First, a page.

Perhaps Geoffrey was the elder brother of John but died shortly after his marriage to Isabel leaving one child – daughter Alice – and his brother John as the heir?

Isabel later remarried to William Haukesoke.

[More information shows that Geoffrey and Isabel were a generation later]

It is possible that Geoffrey married Isabel towards the end of the 14th century but then died before he inherited from his father. But he would have been quite a bit older than brother John for this to be possible.

John I (1335) = Margery Chalkeley
.. Margery (1365) = John le Veale
.. Geoffrey (1370) = Isabel Beaushyn
.. John II (1384) of Agincourt = Alice Hawys

It also squeezes Robert out as the father of John I as the marriage of John and Margery would have been much too early considering he was alive in 1419, but he could still be another brother of the elder John.

There is even time here for a third John Codrington  [and another Alice] if John II was born about 1365, in which case Margery would have been his aunt and not his daughter.

John I (1335) = Margery Chalkeley
.. Margery (1365) = John le Veale
.. John II (1365) = Alice Young
…. John III (1384) of Agincourt = Alice Hawys
.. Geoffrey (1365) = Isabel Beaushyn

Robert Codrington of Chipping Sodbury could fit into this tree as the brother of John II and Geoffrey, but probably not the father of John III of Agincourt.

There is a link to the Chalkley family through Margery Hawys – the sister of John Codrington’s wife, Alice – and her second husband William Warbleton.

In 1460 he and his wife recovered £120 [£62000] damages from Thomas Chalkley of Clanfield, Oxfordshire. page

I have not been able to find any more information about the Chalkely family.

William Warbleton was also at Agincourt in the retinue of the King himself.

william warbleton agincourt

Thomas Codrington

Codrington of SodburySo what, then, of Thomas, supposedly the brother of John Codrington of Agincourt and the head of the junior branch of the family?

His position in the tree is identified by the arms that were used by the family and were those originally used – and then modified – by John of Agincourt before 1441.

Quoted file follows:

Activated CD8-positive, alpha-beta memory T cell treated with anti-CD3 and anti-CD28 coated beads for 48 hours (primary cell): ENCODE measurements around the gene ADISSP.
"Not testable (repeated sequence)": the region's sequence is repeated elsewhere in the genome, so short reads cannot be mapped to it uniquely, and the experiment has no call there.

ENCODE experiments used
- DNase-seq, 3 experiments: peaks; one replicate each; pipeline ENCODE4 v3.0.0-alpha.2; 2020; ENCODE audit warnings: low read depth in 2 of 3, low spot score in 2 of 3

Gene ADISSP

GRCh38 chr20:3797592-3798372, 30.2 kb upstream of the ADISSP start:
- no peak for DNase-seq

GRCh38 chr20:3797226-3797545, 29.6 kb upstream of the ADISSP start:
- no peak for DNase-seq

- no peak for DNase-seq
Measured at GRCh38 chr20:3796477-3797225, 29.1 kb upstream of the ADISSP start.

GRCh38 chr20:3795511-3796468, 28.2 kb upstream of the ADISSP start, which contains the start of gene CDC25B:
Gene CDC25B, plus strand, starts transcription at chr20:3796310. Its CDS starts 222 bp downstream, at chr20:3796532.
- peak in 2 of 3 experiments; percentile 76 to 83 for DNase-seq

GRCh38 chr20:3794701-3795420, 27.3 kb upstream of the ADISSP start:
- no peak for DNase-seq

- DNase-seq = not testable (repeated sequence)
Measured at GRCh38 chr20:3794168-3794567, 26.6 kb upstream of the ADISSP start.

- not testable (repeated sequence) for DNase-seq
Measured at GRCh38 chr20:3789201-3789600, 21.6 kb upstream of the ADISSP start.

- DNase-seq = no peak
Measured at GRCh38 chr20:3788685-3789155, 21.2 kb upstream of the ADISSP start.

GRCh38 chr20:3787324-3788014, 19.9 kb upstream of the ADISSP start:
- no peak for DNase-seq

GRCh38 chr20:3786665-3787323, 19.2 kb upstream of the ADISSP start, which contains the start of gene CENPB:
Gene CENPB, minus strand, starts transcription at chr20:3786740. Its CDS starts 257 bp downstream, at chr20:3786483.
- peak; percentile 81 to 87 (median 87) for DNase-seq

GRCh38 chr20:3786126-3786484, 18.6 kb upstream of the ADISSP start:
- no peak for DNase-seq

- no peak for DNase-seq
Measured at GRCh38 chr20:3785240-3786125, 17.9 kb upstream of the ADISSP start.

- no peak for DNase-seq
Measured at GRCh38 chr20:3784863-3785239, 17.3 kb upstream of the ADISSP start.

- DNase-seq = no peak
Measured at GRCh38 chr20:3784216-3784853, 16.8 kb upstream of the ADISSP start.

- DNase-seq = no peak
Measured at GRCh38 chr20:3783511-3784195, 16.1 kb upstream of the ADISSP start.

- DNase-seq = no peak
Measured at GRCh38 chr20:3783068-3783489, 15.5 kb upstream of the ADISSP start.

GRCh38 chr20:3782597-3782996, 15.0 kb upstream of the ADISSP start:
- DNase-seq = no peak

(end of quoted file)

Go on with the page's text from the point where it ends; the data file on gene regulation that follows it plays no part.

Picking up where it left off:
Both of these arms can be seen in the stained glass window of the Castle house in Calne, Wiltshire as described by RHC in his first work on the Codrington family. page

The modified version of the arms was then used by the senior branch of the family and the original arms by the junior, as shown in The Codrington Arms.

The declaration in 1419 by Henry V seems to have been the point when the use of arms was formalised as being only by inheritance or by a grant from the crown, and before this date the use of arms may not have been so rigorously controlled.

Codrington of CodringtonIt seems that Thomas, who heads the junior branch of the family, is unlikely to be Thomas, the son of John and Alice, as he would  have used the arms of his father.

Seemingly to contradict this the arms I have used in this article, as those of John Codrington of Agincourt, are actually titled – in their original document –  as the arms of Thomas Codrington in the 15th century.

The only Thomas around in the 15th century was Thomas the son of John who was known to be alive in 1489 when his mother died.

RHC identifies Thomas as B1, the head of the junior branch, and then assigns son Ambrose as B2 followed by William B3 and makes William the husband of Mary Teste, but this is based on Thomas having died in 1427 [6 Henry VI] and being the brother of John of Agincourt.

B1 Thomas (d.1427, 6 Henry VI)
.. B2 Ambrose (b.1425) [#1]
…. B3 William (Married to Mary Teste)
…… B4 Francis (b.1512) = Margaret Shipman

[#1] Because of the date for the death of his father, Ambrose must have been born before 1427.

Most pedigrees acknowledge Ambrose as being the husband of Mary Teste and if Thomas was born about 1435 [and the son of John] then Ambrose could have been married to Mary and William probably did not exist – or at least was a brother.

William B3 does not appear in the Codrington pedigree held by the College of Arms, and neither is he in the pedigree shown in “memoirs” despite being added to the line of inheritance later in the document.

If there was a simple transcription error for the death of Thomas, and it should be Henry VII instead of Henry VI, then his death would have been 1490, which fits with him being alive at the inquisition of Alice in 1489 and the birth of Ambrose would be around the same time as his cousin, Christopher, which we know was 1467.

The manor of Frampton on Severn was bequeathed by Giles Teste [who inherited from his father Lawrence] to his sister Mary, the wife of Ambrose Codrington, on his death in 1545.

If Ambrose was alive at this time – Mary is not shown as a widow – he would have been about 80 years old – but would certainly not have been alive if his father, Thomas had died in 1427.

Assuming Thomas is the son of John A1 and brother of John A2 things do fit much better and we can leave out William altogether.